Intimacy: The Jewish Approach
Part 2 of 2
By Mrs. Feige Twersky
"Judaism views sexuality in marriage as an expression of the couple's
deeper spiritual bond. In the temporary absence of physical relations, a
couple is encouraged to focus on and further develop those aspects of the
marriage that underlie and give spiritual life to their sexual
Our Bodies, Our Souls
Our previous class explored the power of mikvah - and the associated
practice of family purity - to bring cohesiveness to a marriage and a
sense of monthly renewal to the Jewish woman and her husband. Against
today's backdrop of sexual permissiveness, emotional frustration and
relationship chaos, mikvah reminds us that love has spiritual
underpinnings that are best cultivated with a measure of restraint and the
other advantages mikvah offers.
Our current class further explores the benefits that result from the
monthly phases of a couple's physical separation and togetherness,
following a woman's immersion in the mikvah.
It seems appropriate that mikvah is a woman's privilege, given mikvah's
association with the integrity of the household, and the fact that the
woman is generally at the center of domestic life. Immersion presents the
Jewish woman an opportunity to request God's assistance in her efforts to
muster the physical, spiritual and intellectual energy she needs in order
to create a wholesome, prosperous environment for herself and others.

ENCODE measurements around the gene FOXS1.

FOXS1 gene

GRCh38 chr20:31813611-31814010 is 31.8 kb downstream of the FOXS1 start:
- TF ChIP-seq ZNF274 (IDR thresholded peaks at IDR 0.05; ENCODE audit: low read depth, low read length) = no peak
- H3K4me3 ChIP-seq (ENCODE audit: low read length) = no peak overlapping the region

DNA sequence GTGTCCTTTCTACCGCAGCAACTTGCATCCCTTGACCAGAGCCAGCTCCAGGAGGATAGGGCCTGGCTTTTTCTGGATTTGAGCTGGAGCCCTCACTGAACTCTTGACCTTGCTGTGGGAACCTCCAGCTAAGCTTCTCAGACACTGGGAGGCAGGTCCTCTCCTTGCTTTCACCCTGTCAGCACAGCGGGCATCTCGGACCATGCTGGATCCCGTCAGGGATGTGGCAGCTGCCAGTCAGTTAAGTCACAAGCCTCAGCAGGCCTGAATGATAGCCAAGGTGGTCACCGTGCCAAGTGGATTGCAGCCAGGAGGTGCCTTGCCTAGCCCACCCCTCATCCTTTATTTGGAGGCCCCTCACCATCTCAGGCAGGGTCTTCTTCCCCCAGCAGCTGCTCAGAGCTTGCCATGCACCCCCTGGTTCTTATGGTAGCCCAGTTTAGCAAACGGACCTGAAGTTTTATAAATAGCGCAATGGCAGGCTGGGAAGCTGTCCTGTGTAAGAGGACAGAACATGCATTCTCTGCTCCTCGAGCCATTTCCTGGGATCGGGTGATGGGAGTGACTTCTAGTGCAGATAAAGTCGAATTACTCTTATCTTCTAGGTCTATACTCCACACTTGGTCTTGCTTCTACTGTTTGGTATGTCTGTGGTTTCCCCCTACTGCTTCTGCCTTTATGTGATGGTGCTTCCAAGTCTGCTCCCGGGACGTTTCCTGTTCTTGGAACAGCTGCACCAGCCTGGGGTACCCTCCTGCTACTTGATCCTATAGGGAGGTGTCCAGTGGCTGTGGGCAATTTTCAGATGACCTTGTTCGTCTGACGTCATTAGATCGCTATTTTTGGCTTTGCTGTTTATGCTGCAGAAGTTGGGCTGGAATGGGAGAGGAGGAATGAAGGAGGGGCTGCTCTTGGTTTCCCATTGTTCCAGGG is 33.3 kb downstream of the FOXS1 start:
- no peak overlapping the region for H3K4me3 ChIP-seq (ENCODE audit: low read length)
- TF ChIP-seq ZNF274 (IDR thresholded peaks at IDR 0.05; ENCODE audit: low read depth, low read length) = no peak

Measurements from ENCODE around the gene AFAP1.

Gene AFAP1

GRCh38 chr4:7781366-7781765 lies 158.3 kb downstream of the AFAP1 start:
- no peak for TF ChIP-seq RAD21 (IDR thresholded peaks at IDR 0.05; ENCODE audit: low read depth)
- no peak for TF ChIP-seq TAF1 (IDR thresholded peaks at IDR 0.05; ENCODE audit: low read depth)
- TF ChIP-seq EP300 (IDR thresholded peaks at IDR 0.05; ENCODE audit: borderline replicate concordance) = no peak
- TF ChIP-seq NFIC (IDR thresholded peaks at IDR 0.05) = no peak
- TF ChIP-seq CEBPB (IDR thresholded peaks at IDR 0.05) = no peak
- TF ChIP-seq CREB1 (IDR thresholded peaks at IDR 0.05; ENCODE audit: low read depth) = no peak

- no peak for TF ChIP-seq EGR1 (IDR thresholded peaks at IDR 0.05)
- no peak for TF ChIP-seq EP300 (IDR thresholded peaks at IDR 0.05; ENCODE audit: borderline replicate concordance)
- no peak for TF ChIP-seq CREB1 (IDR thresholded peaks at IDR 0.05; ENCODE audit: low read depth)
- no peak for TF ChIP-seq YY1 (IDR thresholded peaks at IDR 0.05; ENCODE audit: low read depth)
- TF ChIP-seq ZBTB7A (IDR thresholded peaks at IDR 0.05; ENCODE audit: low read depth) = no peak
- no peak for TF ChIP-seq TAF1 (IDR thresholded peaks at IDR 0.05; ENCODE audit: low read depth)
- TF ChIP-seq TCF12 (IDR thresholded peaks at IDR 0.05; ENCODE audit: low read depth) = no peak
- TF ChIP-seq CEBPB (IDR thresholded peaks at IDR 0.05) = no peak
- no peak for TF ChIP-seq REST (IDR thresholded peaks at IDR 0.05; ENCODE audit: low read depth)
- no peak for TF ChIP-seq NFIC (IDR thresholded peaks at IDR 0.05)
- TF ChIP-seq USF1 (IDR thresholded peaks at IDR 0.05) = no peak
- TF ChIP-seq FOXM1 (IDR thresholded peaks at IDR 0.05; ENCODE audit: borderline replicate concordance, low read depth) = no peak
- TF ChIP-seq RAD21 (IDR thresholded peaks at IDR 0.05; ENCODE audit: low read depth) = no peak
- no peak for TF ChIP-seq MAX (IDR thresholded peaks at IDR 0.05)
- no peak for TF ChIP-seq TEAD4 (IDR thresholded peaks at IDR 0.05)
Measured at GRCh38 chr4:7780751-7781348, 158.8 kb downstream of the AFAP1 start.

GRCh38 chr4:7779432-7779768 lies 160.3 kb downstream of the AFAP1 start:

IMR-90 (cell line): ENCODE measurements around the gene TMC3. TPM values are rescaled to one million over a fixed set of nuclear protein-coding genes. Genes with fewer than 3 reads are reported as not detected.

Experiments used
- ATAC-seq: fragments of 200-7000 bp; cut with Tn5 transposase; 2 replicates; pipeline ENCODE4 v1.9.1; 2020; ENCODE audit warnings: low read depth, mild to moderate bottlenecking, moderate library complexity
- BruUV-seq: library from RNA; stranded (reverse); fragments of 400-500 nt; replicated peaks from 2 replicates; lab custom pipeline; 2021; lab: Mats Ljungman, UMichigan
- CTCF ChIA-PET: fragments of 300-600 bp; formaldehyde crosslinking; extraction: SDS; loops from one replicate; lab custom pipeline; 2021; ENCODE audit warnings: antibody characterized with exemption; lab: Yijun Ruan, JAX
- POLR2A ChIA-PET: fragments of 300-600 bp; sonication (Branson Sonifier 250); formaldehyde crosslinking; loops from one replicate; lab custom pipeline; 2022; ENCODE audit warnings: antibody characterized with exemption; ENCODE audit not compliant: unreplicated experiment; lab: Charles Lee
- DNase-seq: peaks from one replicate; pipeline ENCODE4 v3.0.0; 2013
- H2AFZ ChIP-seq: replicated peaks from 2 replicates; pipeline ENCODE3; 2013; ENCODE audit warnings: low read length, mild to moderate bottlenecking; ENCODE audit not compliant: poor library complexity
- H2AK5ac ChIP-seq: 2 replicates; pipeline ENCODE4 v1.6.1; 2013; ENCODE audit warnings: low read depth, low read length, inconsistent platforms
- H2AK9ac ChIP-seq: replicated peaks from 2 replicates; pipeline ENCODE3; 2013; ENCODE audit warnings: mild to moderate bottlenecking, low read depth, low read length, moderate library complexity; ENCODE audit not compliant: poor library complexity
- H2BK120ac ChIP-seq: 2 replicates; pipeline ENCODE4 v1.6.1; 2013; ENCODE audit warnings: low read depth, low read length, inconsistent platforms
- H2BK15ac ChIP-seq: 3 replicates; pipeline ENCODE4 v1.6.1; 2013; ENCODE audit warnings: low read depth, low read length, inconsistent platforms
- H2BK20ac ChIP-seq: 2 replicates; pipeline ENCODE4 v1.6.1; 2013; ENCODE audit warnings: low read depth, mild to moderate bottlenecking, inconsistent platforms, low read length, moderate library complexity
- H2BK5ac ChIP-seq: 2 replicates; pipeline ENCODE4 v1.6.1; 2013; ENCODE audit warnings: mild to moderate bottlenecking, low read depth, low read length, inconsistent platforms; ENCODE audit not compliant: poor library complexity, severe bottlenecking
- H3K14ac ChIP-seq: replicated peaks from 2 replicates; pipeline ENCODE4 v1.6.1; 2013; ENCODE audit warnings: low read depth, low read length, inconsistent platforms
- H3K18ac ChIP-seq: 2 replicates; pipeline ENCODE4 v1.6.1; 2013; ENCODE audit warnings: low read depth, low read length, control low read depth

Mikvah's potential benefits include ongoing marital freshness. Today's
divorce rate hints at the problems that arise once the initial excitement
of marriage wears off. The Talmud, as if in response to this transition
in a marriage, comments that something perpetually available risks
eventually losing its initial luster. Thus, over time the accessibility
that a married man and woman have to one another may have a negative
impact on their relationship. Torah sets forth mikvah as a panacea for
this trouble. The period between a couple's monthly separation and the
woman's mikvah night is approximately two weeks. Because of this regular
hiatus, the Talmud tells us, husband and wife become a new bride and
groom, again and again.
Another advantage of mikvah is that it teaches us the value of restraint.
In a world that asks us to abandon control altogether, husband and wife in
a Jewish marriage undergo a regular program of separation. This exercise
in restraint becomes a learned response in the outside world, when
The physical separation associated with mikvah provides husband and wife a
chance to focus on the individuality that Torah considers a prerequisite
for a healthy marriage. The idea that husband and wife should challenge
and inspire one another is a major force in the cohesiveness of the ideal
Jewish relationship. This dynamic "oneness" that results from reuniting
two halves of soul is the spiritual basis of Jewish marriage. The unique
identity of each soul is to be further refined by the teamwork that
marriage requires, rather than compromised by the challenges marriage
Finally, mikvah provides an opportunity for heightened verbal
communication, given that it limits the physical interaction that may from
time to time replace substantial conversation. It is widely acknowledged
that a couple's ability to communicate has a lot to do with the success of
their relationship. Given that effective communication is a learned
skill, mikvah offers a couple free monthly practice sessions.
The deeper spiritual benefits of mikvah and family purity are beyond the
scope of this class. In simple, effective terms one thing is clear:
without serving a higher purpose, our physical intimacy remains just
physical. Mikvah has the potential to enrich both the couple and the
individuals who comprise the marital unit.
Text Copyright © 2004 by Mrs. Leah Kohn and Torah.org.